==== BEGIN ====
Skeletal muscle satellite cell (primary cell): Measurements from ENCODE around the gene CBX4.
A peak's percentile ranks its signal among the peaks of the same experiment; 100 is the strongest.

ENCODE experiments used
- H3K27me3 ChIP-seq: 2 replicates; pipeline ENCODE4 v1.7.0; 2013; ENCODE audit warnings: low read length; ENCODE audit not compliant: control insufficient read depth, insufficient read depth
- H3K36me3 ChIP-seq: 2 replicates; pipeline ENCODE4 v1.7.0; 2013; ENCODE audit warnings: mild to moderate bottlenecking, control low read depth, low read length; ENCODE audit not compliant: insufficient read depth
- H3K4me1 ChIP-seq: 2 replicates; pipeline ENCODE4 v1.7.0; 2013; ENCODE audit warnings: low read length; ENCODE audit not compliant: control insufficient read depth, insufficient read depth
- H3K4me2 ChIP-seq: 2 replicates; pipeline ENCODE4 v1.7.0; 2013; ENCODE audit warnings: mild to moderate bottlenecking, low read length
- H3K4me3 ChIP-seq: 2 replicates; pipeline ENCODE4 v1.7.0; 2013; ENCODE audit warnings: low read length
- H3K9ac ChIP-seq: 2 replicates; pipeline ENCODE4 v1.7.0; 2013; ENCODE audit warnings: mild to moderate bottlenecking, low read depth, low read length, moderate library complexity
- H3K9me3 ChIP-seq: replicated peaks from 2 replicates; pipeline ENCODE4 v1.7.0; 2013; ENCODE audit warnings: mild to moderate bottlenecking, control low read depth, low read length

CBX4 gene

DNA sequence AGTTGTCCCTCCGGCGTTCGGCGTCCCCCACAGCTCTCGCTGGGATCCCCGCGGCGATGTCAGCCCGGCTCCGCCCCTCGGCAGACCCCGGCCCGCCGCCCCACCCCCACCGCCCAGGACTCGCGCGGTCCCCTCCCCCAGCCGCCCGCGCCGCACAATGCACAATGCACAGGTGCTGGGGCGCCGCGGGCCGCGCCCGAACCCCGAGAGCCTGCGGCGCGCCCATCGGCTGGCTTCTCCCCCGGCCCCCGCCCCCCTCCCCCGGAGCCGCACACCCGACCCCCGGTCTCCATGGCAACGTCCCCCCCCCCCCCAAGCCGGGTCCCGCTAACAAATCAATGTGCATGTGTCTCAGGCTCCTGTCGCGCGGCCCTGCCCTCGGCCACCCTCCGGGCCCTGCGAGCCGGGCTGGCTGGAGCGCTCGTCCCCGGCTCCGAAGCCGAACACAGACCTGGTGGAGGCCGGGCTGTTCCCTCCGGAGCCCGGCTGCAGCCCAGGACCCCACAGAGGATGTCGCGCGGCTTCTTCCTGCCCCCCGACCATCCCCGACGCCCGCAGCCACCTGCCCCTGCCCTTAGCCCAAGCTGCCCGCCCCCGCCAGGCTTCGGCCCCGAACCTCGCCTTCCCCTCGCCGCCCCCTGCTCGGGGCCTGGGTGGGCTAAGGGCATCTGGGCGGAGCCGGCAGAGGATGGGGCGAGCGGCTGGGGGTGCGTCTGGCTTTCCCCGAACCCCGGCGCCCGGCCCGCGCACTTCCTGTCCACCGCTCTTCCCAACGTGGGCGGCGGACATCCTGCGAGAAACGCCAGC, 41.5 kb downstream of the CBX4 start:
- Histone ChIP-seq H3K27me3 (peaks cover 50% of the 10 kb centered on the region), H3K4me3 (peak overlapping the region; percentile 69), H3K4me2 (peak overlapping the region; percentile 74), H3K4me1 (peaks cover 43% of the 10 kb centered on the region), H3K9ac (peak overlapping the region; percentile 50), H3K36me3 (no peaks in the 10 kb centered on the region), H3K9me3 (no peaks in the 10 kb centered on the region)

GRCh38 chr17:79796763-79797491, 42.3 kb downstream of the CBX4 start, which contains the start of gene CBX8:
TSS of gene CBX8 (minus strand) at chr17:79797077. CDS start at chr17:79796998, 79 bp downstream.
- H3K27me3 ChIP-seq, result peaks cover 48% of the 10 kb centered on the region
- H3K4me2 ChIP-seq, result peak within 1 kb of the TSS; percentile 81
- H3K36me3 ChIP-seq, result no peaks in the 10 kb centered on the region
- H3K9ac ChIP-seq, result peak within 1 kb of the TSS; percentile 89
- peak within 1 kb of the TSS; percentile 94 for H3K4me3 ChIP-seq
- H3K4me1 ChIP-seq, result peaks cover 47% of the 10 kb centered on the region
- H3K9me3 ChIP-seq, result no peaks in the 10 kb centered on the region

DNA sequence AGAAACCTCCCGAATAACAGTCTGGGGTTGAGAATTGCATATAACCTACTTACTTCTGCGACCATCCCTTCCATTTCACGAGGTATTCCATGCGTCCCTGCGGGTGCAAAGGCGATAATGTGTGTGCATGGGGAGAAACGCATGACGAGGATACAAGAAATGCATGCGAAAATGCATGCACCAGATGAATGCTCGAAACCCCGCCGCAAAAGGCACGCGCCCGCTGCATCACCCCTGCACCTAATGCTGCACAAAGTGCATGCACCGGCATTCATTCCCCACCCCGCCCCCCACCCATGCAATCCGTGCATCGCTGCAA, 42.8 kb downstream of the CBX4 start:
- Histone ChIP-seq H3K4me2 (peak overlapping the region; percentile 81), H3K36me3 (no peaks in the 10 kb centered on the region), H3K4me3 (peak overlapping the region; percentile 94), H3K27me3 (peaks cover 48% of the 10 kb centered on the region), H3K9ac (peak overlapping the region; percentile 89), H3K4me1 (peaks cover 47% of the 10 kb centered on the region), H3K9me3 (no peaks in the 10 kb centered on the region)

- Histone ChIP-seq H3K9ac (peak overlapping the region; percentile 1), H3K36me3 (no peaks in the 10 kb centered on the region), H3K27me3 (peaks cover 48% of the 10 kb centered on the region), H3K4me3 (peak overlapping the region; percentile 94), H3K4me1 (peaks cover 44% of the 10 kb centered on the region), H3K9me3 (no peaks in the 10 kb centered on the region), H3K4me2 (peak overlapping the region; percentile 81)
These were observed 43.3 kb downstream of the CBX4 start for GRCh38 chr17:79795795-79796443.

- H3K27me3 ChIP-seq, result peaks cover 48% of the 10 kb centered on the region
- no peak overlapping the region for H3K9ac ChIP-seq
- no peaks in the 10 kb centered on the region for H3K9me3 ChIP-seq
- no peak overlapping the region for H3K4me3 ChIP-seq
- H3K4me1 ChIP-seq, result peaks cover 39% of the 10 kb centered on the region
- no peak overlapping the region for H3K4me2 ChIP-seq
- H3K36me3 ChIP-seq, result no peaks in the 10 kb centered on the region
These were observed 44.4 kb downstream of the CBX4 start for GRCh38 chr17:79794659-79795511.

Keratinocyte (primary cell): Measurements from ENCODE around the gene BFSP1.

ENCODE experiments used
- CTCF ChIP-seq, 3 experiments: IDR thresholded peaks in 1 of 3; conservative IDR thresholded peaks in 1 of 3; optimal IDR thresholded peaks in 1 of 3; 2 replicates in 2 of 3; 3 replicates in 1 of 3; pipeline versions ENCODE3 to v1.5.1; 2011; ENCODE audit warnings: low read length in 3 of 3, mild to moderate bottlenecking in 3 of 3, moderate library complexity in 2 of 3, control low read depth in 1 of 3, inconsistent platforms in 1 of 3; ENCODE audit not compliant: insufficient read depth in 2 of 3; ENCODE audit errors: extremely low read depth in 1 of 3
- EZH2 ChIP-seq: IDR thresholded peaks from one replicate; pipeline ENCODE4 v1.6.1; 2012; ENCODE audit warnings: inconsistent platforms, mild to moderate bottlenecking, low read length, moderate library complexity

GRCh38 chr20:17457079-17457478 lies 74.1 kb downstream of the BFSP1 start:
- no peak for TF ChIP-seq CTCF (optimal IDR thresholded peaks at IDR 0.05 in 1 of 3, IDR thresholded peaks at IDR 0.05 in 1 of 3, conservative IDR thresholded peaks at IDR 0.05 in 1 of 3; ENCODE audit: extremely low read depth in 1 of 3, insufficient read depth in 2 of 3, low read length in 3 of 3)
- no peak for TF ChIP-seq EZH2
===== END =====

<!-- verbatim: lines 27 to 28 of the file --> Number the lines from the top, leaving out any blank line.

- H3K27me3 ChIP-seq, result peaks cover 48% of the 10 kb centered on the region
- no peak overlapping the region for H3K9ac ChIP-seq